If you are a person who thrives off of other people, this is a really rough time. Do not feel alone that you're having a hard time. There's all sorts of tips that people try to give about like, well have a separate space for your work stuff. I live in a two bedroom apartment, that's about 800 square feet. Having a separate space for my work stuff from my fiancee space for her work stuff, that basically means I'm working at the dining room table and she's working in the second bedroom. It is something where she uses dictation software all day. I can't also work in that second room because otherwise I'm listening to her talk all day. Some of the advice around, like use a separate space, that’s awesome advice if you have the space.
And that was ultimately why I wound up cracking and getting a coworking space. I had to ride my bike or jump on the bus for 15 minutes. And what I found was that was a really helpful thing for me to go, I am at home mode, to I am at work mode. And I know some of my workers have packed this by being like, okay, I'm going to walk around the block as my commute. And that seems like it's helpful for some people. It was not helpful for me. I need to actually physically go somewhere like a commute.
Paul Hudson: Okay, there's a question here from Uliwitness. Do you have any rituals that help you get into the work from home mindset? Things that you found out to help you with staying distracted?
Ellen Shapiro: Getting a coworking space? This has been what I've been battling with the last few weeks. I gave a shot to working from home when we first moved here. And I quickly turned into Jack Nicholson from The Shining. But it's definitely something the biggest tip is try to have some place where you draw the line between working and not working.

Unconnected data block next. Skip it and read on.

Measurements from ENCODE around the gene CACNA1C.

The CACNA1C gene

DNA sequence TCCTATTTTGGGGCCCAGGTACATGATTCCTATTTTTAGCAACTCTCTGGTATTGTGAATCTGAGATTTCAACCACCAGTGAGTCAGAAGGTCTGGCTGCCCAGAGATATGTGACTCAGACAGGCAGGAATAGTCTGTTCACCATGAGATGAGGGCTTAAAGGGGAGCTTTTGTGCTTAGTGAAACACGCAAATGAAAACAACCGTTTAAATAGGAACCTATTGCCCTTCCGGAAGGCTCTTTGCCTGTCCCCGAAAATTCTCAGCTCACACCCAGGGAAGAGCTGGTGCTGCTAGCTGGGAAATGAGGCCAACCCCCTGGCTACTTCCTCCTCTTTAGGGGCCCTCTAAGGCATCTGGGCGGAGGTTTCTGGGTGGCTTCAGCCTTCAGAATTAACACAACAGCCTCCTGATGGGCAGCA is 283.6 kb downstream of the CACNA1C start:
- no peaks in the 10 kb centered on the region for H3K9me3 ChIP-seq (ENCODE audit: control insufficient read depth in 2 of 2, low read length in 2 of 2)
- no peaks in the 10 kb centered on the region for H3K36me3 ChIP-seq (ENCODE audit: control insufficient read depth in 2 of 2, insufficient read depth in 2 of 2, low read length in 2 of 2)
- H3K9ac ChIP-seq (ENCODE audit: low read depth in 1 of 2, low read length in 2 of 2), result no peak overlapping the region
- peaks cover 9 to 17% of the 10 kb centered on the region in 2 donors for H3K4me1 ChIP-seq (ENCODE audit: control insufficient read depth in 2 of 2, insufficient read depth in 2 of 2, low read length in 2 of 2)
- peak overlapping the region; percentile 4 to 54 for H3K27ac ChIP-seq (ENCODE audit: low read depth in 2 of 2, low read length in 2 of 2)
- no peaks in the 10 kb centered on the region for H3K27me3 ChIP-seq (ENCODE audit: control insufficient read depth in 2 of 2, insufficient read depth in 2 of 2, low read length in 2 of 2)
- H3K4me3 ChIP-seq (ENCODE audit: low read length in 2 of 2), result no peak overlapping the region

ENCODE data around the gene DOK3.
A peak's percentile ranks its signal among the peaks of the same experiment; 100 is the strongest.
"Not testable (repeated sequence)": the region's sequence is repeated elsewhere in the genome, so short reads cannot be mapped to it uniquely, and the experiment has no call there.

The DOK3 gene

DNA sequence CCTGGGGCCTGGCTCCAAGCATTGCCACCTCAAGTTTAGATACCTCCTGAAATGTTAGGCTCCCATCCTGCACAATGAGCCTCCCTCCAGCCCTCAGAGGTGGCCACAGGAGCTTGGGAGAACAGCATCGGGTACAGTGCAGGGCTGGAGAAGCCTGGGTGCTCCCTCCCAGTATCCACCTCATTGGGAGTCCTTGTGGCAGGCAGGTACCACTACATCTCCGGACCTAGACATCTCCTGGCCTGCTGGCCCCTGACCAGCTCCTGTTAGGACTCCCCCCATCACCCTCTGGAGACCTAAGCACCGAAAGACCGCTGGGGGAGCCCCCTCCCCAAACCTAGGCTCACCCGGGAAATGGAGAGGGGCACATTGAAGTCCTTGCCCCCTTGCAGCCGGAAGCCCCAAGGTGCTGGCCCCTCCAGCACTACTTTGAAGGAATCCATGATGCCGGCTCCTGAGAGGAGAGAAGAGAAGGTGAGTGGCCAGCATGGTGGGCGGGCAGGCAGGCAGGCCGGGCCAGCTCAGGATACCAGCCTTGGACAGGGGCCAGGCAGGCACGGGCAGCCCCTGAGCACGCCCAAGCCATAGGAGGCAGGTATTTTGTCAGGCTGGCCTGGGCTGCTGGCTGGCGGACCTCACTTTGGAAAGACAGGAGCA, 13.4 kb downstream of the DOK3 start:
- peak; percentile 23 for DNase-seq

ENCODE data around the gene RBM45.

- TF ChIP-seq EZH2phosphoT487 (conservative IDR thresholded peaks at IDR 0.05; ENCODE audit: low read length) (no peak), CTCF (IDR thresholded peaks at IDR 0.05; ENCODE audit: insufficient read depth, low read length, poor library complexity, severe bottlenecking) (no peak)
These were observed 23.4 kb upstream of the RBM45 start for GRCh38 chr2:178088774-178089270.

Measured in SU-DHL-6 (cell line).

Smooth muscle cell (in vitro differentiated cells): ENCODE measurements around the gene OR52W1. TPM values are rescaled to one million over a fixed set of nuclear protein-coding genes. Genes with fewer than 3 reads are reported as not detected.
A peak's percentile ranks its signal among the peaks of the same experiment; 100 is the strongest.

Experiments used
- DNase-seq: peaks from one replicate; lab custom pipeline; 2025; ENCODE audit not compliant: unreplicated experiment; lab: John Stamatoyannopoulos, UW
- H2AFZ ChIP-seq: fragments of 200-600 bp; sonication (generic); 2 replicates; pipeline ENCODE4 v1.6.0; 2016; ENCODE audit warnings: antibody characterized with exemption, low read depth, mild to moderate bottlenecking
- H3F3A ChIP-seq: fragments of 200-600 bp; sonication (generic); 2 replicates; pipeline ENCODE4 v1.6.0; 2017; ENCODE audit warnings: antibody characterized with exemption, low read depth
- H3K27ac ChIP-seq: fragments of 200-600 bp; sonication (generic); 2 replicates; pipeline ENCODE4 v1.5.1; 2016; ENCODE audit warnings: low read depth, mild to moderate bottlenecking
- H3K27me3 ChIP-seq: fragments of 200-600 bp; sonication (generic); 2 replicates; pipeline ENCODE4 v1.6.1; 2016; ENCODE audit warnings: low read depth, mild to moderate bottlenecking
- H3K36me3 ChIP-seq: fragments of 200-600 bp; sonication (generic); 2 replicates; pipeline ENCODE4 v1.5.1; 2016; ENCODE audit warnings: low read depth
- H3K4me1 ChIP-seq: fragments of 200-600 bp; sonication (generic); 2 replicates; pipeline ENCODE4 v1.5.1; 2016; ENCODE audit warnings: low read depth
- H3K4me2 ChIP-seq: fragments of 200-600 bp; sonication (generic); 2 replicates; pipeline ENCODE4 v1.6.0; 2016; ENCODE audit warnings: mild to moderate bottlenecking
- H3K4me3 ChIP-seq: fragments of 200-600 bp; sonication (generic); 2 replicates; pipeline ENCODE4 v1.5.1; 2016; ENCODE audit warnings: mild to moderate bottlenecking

Whether it's like, “okay, that's 7pm I'm going to close my computer. And if anybody has problems after that, I'll deal with them tomorrow.” If you're in a position to be able to do that, that's really helpful. If you've got some kind of on-call rotation, that's not really doable. But it is something where being able to say here's where work starts, and here's where work ends. Having that separation of we're going to watch an episode of RuPaul's drag race and then go back to working for three hours. Having that separation is really critical in my opinion, because otherwise it just feels like work never ends.
Paul Hudson: Right. You want to say it's 7pm now I'm going to sashay away. It sounds like you were working from home previously and you found it hard because you're extrovert. You want to talk and mingle with folks. But you're doing that, you're aware of what a regular work from home environment does for you. Now it's an enforced work from home because of the global pandemic taking place right now. So many folks are doing it for the first time and they are finding the extra stress of the world adds to the current work from home stress in the world. This is a particularly hard time – it's a real trial by fire for folks thrown into the work from home environment. How are you handling that?
“I think somebody referred to being constantly hooked on Twitter and looking at the news as a horror scrolling, which I liked that phrase. Because I've been doing a lot of horror scrolling.”
Ellen Shapiro: Yeah, I feel like I'm handling it at least marginally better because I did try it before and I'm just like, okay, I'm going to really try to have the separation now. But I have to be honest, I have not been productive the last couple of weeks. It has been all I could do to keep what little of my sanity still have. And just managed to do stuff like go grocery shopping and just deal with the world as it is.